Rock & Roll Myths Debunked and Proven in New Book Co-Authored By St. Louis Music Writer

Categories: Story Outtakes

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Co-author and Missouri native Daniel Durchholz
Ever wondered if Pink Floyd purposefully synced Dark Side of the Moon with the Wizard of Oz? Or if Johnny Cash actually had the Folsom Prison blues? Gary Graff and Daniel Durchholz tackle these questions and more in their newest book Rock 'n' Roll Myths: The True Stories Behind the Most Infamous Legends.

The book examines stories that have intrigued music junkies for decades and keeps the gossip circulating. "One of the things that people like about rock stars is that they are this mysterious person that you want to know more about and that you are drawn into in some fashion," says co-author Daniel Durchholz -- a Missouri native who considers himself a KSHE 95 kid. He grew up going to concerts at the old Keil Opera House, old Ambassador Theater and the American Theater (now the Orpheum). He started writing for the Riverfront Times in the late 1980s (see his archived work here).

Durchholz's presence at the 1991 Guns N' Roses riot at Riverport (now Verizon Wireless Amphitheater) jump started his music journalism career. He has written for the Rolling Stone, Request Magazine, No Depression and countless online publications. He was also editor of Replay magazine.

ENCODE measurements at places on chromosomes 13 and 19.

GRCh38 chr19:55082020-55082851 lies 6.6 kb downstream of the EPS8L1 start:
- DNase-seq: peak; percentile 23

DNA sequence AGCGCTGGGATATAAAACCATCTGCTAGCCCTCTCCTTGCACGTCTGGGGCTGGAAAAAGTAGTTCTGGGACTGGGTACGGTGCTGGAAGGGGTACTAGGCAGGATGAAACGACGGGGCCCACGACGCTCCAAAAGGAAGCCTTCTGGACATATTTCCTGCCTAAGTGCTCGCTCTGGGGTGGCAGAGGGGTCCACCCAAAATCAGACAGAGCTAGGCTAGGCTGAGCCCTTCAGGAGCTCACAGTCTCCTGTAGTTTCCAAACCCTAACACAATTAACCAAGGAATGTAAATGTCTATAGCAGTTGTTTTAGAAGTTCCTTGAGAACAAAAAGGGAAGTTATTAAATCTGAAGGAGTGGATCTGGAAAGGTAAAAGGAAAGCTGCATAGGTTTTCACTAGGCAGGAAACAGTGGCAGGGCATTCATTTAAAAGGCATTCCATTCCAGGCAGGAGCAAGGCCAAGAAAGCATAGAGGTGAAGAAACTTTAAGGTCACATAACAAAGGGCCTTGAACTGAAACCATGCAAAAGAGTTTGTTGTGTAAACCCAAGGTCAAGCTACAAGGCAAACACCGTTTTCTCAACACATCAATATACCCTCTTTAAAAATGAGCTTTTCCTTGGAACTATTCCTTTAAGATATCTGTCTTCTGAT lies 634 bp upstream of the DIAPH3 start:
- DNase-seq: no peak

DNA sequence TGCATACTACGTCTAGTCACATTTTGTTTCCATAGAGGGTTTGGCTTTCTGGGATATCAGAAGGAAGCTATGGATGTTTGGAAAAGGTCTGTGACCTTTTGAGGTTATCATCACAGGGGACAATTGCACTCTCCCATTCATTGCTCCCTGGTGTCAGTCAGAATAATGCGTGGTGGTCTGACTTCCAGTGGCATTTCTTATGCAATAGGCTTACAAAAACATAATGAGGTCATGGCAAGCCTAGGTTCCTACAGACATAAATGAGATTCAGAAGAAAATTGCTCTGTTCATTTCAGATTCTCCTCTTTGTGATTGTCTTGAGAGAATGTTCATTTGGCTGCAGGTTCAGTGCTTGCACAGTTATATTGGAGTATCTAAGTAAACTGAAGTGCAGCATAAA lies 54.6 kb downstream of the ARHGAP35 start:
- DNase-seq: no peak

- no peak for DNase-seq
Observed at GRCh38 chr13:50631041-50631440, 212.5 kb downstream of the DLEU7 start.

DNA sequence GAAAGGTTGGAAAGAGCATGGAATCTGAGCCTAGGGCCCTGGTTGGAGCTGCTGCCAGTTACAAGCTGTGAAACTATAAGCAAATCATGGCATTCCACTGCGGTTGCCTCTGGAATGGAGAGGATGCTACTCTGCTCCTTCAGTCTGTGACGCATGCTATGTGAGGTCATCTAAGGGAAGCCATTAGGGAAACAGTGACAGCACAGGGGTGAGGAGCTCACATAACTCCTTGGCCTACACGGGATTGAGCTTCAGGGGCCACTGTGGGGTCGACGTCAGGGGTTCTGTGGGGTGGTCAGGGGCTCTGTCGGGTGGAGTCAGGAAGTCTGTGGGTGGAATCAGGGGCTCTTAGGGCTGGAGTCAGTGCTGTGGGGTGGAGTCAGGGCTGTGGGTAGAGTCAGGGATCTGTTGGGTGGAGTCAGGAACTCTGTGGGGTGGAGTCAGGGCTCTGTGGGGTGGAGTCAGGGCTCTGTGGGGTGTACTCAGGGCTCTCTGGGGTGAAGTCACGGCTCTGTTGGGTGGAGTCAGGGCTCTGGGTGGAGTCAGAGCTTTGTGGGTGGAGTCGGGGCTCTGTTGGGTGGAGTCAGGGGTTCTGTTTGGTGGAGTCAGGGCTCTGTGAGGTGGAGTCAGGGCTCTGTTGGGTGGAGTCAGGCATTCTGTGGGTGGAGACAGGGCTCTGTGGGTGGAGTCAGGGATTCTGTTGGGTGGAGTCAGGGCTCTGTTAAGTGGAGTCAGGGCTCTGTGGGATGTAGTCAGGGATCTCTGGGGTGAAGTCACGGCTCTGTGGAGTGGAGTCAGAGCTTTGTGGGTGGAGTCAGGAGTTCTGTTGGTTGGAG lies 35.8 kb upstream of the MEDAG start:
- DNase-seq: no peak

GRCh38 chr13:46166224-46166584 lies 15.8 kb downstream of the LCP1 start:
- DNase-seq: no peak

Rock 'n' Roll Myths expounds the theories that cultivate within this musical fascination. Yes, it answers the questions surrounding Lady Gaga's sex with certainty. And provides the true source of the murderous scream in the 1975 hit "Love Rollercoaster" by the Ohio Players (listen in the background around the 2:30 minute mark).

For other myths, a straight true or false answer just wasn't that easy. Who can actually say if Robert Johnson sold his soul to the devil? "We tried not to only talk about the myths that have developed but also how they were propagated," says Durchholz. Not all myths were started by music franatics or radio personalities. Some myths actually came from the mouths of the artists themselves. "The artist made [the myth] in the idea that it would make them more interesting or sell more records," says Durchholz.

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